Why I’m leaving law
I made a big decision last week to resign from my job as a family lawyer and to leave law behind.
I have been going back and forth in my head about sharing this decision and my reasons why because I’ve been worried about judgment and criticism. Although I know first hand that raw honesty comes with some negatives — judgment being one of them — I also know that it can be a powerful tool to help others and that’s why I’ve decided to be vulnerable and share this with you all.
I’ve wanted to be a lawyer most of my life. I can’t really explain why but I think my own life experience of my parents divorcing, an unstable upbringing, exposure to family and domestic violence and wanting to help people through a very difficult time in their life all fuelled my passion for law. I’ve worked really hard to get my law degree — in the end it took me 8 years from start to finish with a couple of detours along the way. Like so many, I’ve made lots of sacrifices to become a lawyer. I haven’t travelled much because I was so busy working to pay my bills while I studied and I haven’t done a lot of things I’ve wanted to because I’ve been so busy working and studying.
A wise friend recently pointed out that when I decided I wanted to be a lawyer — I didn’t know what that really meant and she is so right. Being a lawyer hasn’t been what I had hoped it would be and a few weeks ago I reached a low point where I realised I had to take big action.
I was heading home on the bus after a challenging day and I started to cry. I tried to stop but I couldn’t. I tried to awkwardly wipe my tears away in case anyone noticed. I felt so ashamed. Here I was — with my dream job, an EOI on an apartment (which is what I’ve been working towards for the past 2 years) and yet I was still so miserable. I remember not wanting to go home that night and just wanting it all to stop. Feeling that way hit me like a freight train. I’ve overcome some pretty big things in the last couple of years — leaving a toxic relationship with almost nothing, having to cut my Mum out of my life to protect myself, losing my Brother after seeing him fade away in palliative care, losing my first law job thanks to Covid…and yet in this moment where the outside world would think I had so much to live for — I felt like I had no reason to keep going. I had to take time away from work, which I felt so guilty about, and I stayed in bed for four days, feeling completely paralysed and helpless.
I’ve since ridden this awful rollercoaster for the past few weeks — some moments I feel really alone, like I’m a burden on the few people who are close to me and like I’m a complete failure. In other moments I feel hopeful it will all work out, confident in my abilities and a sense of bravery and courage to keep going.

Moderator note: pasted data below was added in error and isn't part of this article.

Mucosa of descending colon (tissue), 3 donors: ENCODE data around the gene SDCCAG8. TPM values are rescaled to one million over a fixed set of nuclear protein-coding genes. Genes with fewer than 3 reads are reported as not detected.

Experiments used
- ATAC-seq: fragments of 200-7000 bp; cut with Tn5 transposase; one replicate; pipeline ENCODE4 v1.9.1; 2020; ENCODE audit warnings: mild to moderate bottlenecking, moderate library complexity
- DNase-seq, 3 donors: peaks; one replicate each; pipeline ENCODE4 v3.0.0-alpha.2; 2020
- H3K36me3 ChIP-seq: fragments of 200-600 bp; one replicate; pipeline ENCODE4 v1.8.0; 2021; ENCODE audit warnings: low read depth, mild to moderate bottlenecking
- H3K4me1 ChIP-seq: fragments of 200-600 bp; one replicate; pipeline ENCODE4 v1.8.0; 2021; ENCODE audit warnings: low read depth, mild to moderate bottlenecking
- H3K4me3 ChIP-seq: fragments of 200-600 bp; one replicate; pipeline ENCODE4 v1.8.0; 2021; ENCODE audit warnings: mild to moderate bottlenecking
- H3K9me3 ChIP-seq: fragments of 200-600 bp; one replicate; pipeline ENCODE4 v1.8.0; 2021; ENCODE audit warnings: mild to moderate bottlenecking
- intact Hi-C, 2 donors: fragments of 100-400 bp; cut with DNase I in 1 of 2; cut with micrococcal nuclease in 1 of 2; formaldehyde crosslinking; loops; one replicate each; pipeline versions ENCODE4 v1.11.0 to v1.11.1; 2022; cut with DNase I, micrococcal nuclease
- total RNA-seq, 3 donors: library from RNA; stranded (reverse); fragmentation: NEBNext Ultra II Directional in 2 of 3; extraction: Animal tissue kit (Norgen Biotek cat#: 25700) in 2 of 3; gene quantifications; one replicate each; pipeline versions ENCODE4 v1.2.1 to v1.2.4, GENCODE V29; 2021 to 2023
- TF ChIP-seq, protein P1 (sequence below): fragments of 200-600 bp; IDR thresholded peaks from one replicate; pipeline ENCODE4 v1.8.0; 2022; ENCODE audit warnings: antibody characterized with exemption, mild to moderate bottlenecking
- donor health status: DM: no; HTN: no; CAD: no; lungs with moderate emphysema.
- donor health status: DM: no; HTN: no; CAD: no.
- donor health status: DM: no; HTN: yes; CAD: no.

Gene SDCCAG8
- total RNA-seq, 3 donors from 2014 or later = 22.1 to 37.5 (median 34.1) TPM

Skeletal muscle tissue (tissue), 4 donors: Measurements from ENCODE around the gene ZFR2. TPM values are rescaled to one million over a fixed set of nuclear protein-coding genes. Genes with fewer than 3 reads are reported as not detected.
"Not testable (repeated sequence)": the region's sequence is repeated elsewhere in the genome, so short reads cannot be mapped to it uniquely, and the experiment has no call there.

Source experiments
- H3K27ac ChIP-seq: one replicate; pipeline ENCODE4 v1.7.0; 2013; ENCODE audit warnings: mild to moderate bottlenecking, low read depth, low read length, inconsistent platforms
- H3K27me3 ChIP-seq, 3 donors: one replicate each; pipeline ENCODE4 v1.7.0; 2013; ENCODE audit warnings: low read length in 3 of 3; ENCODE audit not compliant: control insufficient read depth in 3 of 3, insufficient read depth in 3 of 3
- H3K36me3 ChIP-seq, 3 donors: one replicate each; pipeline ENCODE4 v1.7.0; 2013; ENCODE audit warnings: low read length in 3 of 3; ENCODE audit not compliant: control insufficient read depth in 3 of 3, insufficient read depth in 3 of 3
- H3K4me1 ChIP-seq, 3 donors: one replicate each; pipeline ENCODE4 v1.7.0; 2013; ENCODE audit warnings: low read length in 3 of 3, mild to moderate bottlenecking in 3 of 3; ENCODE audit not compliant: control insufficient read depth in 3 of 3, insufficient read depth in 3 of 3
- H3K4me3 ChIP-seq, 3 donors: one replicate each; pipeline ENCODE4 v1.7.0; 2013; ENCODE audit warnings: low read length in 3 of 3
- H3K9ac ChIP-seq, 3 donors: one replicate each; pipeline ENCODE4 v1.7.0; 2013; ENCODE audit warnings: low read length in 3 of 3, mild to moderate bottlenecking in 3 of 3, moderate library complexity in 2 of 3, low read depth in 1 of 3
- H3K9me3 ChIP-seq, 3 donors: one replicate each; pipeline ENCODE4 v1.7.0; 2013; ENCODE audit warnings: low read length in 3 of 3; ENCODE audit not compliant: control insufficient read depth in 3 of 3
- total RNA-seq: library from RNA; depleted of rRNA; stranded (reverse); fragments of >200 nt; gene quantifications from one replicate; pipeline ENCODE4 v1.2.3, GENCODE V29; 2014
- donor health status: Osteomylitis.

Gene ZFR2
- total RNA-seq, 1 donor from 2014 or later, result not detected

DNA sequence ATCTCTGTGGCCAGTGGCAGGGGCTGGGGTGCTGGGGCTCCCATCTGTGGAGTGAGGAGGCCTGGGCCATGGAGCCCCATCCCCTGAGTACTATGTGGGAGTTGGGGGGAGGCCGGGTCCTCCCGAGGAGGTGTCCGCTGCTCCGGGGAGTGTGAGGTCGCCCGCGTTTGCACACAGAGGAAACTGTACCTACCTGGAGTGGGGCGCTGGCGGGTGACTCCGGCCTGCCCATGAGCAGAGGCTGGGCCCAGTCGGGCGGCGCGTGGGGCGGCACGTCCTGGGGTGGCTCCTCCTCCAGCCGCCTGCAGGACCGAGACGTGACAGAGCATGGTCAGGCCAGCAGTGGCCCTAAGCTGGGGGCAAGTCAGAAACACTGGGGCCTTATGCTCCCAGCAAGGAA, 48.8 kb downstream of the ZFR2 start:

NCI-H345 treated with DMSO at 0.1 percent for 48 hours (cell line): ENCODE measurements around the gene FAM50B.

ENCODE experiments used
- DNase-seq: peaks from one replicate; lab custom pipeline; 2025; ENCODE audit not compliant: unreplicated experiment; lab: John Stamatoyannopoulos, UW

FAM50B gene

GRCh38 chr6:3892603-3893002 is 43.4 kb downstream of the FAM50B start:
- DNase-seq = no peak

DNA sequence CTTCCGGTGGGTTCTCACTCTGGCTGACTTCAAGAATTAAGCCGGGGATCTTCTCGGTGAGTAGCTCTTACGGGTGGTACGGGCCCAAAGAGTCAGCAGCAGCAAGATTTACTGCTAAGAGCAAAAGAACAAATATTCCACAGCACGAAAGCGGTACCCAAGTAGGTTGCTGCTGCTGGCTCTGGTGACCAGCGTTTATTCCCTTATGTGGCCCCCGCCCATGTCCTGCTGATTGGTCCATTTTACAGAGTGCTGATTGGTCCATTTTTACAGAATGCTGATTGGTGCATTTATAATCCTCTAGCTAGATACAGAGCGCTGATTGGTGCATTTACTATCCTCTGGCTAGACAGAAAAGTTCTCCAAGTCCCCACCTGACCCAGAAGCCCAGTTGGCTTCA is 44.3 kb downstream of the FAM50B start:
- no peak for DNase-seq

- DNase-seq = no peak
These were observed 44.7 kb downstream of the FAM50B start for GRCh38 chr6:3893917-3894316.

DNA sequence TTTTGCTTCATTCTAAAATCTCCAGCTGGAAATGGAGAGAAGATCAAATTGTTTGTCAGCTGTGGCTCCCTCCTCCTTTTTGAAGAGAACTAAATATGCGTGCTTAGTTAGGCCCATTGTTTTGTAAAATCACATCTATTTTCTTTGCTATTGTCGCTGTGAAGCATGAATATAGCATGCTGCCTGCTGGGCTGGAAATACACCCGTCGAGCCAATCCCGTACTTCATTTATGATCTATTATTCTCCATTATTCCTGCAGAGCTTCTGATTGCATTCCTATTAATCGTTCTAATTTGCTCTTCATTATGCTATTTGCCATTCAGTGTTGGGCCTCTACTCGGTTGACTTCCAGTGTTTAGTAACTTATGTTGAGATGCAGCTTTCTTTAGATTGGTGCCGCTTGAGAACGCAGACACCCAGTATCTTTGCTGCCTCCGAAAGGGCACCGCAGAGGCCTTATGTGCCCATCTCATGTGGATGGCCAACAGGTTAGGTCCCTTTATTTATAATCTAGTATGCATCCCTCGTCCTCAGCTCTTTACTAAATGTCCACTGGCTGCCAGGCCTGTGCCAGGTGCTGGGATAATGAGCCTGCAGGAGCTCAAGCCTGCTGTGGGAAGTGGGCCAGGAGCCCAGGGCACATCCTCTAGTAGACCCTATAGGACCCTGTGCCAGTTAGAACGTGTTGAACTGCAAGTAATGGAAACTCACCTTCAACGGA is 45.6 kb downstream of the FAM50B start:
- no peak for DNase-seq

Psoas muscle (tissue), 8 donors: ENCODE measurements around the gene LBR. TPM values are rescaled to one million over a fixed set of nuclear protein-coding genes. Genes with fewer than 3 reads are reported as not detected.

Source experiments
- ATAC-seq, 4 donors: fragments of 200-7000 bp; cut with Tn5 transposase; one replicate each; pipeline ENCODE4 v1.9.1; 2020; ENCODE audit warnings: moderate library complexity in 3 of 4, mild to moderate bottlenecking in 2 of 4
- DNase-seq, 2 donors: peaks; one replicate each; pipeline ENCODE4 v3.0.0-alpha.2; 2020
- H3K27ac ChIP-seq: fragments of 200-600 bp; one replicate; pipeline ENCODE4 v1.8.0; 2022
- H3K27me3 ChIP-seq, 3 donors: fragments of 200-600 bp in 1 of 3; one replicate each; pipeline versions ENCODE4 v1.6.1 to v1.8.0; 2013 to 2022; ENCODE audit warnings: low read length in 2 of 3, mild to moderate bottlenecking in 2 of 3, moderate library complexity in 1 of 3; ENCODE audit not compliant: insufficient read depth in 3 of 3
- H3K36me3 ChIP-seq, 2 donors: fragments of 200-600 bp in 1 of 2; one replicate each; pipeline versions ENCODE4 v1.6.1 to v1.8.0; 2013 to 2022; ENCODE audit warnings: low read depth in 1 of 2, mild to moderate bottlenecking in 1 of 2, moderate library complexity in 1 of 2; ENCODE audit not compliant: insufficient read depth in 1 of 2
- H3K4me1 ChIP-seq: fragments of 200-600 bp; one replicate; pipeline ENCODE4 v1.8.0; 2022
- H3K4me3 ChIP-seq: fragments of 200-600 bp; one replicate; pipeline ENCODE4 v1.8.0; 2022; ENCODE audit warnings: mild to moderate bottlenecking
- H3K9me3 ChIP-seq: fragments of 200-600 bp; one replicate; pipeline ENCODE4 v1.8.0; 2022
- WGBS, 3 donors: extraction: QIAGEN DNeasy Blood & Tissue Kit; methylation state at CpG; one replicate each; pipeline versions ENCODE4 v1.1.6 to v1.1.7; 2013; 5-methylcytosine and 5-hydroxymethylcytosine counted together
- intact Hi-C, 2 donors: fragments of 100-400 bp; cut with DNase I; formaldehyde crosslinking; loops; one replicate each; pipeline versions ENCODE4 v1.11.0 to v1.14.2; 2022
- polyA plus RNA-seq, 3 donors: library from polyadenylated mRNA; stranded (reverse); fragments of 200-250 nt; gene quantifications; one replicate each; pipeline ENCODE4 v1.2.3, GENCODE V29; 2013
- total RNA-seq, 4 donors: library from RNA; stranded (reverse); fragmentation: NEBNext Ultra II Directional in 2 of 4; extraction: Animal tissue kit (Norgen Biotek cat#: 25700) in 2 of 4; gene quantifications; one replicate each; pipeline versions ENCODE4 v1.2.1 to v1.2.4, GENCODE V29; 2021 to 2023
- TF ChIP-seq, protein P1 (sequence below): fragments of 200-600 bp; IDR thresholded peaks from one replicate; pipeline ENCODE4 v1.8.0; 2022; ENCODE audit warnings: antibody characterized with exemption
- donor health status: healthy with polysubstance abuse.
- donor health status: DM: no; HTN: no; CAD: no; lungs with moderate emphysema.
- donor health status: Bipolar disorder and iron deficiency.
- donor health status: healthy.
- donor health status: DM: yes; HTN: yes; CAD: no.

My experience is that the pressure and weight of the work of a junior lawyer is a lot. So is the expectation to blur the line between work and your personal life and to constantly prove yourself and that no matter how much you give, you are still probably not giving enough. I know I’m a resilient person but it has been too much for me. I think that the legal profession has made big steps but there is a still a long way to go. It’s a culture that rewards being overworked and underpaid as a junior with the promise of a brighter future if you push through. It’s a culture that rewards those who are willing to make sacrifices and all of the women in law who inspire me have had to make sacrifices that I’m not sure I could make if I were in their shoes. I’ve come to realise that I don’t want to sacrifice my mental health and wellbeing to be a lawyer and that if that’s the price I have to pay, it’s simply too much.
I’m still riding this train of uncertainty and fear and questioning whether things will fall into place and whether I will ever find true happiness. I feel like I’ve spent so long searching for it and I’m still completely lost. However, I know that if I want things to change then I have to make big decisions. I have to be brave. For me that means leaving a career I’ve worked hard for, that has become a huge part of my identity and step into the unknown with the hope that I’ll find what I’m looking for.
I’m proud of myself that I followed my dream to become a lawyer. After all, I did it. That’s something that no one can take away from me and something that I hope will help me on my new career path. I do believe that you learn something from every experience — good and bad — and I’m taking that with me wherever I go next.
While it’s been hard to accept that being a lawyer isn’t for me, not because I’m not a skilled lawyer or passionate about it but because the price tag is just too much, I’m so grateful for the experiences and opportunities I’ve had. I’m grateful for the inspiring people I have connected with and while It’s not the right profession for me, I know there are some amazing people in it.
I don’t know what’s next but I do know I’m going to fight really hard every day to show up. I’m going to survive the hard days where I feel worthless and I’m going to revel in the days where I feel courageous and full of hope and purpose. One day at a time because I’m not ready to give up just yet.